With the Mountain Jacket, I feel like the yellow and black blocking really transcended that product. Is that the most iconic color combination? I feel like a few other brands jacked that colorway and used it on jackets.
It probably is. The yellow, red and blue, those three our are most iconic colors. Without that contrast black color blocking, it could be any other brand. Since I joined The North Face, I have had the chance to work with one of our founders Hap Klopp, so he owned the brand for several decades. He told me a few stories about how the black contrast and how it came about. It wasn’t a design decision, or intended to be part of The North Face’s DNA. The brand had to meet an order minimum for a fabric, and we chose black, and committed to it across all colorways of the Nuptse, the Mountain Jacket, so black was the most obvious choice then.
The logo on the right shoulder of the Mountain Jacket was then added during a photoshoot. The brand wanted the logo to be visible even when the product was seen from behind.
Moving on to recent collaborations, how did the Margiela MM6 collaboration come to fruition?
The Margiela MM6 collection is stunning, we are all so proud of it. We are very conscious about who we partner with. What we found with Margiela, we found a really good synergy between the two design teams. The Mountain Jacket is the pinnacle of the collaboration. The moment we saw the first concept for that, it was perfect. The way Margiela showed it on the catwalk, we were so excited.
They used our iconic colors, but they styled it in that Margiela way. When you see the silhouettes, they’ve got this perfectly circular form, that Margiela likes to use.
What is it like working with Supreme, from a design point-of-view?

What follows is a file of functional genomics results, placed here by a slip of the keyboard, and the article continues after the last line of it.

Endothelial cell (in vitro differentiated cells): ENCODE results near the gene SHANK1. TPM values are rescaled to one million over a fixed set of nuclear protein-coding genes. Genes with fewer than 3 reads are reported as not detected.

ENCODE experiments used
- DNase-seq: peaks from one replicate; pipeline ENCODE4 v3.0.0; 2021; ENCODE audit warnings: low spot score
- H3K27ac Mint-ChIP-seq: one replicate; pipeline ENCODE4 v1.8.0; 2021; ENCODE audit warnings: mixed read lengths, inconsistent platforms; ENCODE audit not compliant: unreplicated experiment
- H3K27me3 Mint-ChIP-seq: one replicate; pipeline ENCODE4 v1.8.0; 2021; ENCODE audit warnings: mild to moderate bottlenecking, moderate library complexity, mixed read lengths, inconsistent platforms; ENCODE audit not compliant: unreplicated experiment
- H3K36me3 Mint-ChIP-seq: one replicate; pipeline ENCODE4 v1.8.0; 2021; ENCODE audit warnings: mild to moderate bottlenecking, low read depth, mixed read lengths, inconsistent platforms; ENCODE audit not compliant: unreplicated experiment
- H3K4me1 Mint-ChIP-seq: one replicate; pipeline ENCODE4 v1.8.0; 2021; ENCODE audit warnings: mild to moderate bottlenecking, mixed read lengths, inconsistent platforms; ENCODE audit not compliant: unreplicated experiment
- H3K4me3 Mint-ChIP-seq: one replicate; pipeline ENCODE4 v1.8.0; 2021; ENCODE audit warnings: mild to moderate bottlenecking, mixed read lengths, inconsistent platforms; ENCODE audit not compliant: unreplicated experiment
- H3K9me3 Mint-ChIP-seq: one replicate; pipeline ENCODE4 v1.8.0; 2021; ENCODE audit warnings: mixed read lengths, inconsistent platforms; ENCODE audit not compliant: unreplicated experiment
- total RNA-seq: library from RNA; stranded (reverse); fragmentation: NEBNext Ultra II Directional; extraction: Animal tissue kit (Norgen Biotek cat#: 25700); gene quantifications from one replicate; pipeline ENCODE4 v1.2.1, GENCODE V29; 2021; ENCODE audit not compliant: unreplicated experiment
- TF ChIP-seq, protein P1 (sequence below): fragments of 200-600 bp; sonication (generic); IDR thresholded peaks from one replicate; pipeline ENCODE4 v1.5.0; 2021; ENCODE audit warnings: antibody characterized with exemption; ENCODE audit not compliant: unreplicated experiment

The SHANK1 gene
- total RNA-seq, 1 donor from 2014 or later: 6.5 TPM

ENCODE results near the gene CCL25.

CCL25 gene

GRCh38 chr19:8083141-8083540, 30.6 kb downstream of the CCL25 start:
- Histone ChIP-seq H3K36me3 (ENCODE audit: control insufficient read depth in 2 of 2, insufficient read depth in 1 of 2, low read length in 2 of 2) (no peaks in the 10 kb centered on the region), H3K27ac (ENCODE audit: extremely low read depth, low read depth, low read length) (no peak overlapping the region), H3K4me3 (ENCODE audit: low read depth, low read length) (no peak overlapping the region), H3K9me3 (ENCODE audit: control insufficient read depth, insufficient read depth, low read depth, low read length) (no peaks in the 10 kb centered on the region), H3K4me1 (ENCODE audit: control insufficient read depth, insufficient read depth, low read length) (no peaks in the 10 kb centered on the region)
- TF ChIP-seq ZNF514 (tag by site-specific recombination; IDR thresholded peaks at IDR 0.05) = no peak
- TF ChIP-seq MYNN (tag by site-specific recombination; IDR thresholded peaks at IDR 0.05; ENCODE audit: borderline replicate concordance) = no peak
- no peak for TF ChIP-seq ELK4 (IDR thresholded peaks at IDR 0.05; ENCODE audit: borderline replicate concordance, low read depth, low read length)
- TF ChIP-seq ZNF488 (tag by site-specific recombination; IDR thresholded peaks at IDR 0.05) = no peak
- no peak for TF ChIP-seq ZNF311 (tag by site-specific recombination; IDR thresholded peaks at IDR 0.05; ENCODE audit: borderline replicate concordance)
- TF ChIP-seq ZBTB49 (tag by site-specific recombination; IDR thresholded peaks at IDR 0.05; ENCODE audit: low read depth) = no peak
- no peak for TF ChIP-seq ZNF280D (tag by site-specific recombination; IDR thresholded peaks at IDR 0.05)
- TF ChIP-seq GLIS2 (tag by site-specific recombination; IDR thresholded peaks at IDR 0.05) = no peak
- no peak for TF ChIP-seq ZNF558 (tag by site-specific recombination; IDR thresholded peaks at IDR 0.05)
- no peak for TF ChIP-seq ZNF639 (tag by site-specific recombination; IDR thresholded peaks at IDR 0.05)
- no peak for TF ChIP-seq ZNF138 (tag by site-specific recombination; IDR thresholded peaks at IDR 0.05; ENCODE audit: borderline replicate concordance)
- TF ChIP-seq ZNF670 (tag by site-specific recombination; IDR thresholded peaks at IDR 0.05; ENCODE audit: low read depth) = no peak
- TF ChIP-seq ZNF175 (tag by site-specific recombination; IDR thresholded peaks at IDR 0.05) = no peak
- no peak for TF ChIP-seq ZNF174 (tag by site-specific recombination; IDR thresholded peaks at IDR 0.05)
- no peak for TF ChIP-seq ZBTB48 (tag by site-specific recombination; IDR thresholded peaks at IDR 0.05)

When it comes to selecting new silhouettes and new styles, Supreme has such a strong knowledge of our archive, that we really allow them to surprise us with the selections they make. The product is just consistently so fresh, that we try not to over-dictate to them. We let them make a proposal on the silhouettes with they use and how they want to stye them. It’s really exciting to see other creative teams interpret what we do, like at Supreme or Margiela.
We’ve been collaborating with Supreme for over 10 years now, which is crazy. Supreme loves the Mountain Jacket, it’s a piece they choose to re-visit. They’re so good at re-inventing our icons. We are really open to their suggestions.
Outdoor brands are having a big moment in fashion, not only are performance brands being adopted into the lifestyle space, but consumers are more aware of industry-facing names like GORE-TEX or Cordura, why do you think that is?
I don’t want to get too philosophical, but I think in times of uncertainty, people feel the need to protect and to escape. I really believe that is why this kind of technical product and outdoor product is trending at the moment. Hard shell, technical jackets continue to grow as a trend item. I think people see our product as protective. This kind of outdoors product allows people to escape, to go places that perhaps in the past they would not have gone to. Escaping to nature, into mountains, more people are hiking, I thin currently people just have this need to escape. I think that combination of protection and escapism is the reason we see this trend right now.
It makes a lot of sense. There is a lot going on in world politics, pollution, COVID-19, people want — in a way — to shield themselves from that, to get out and escape and explore.
In the latest brand-related drop, The North Face has reissued its 1994 Retro Mountain Light Jacket for Spring/Summer 2020.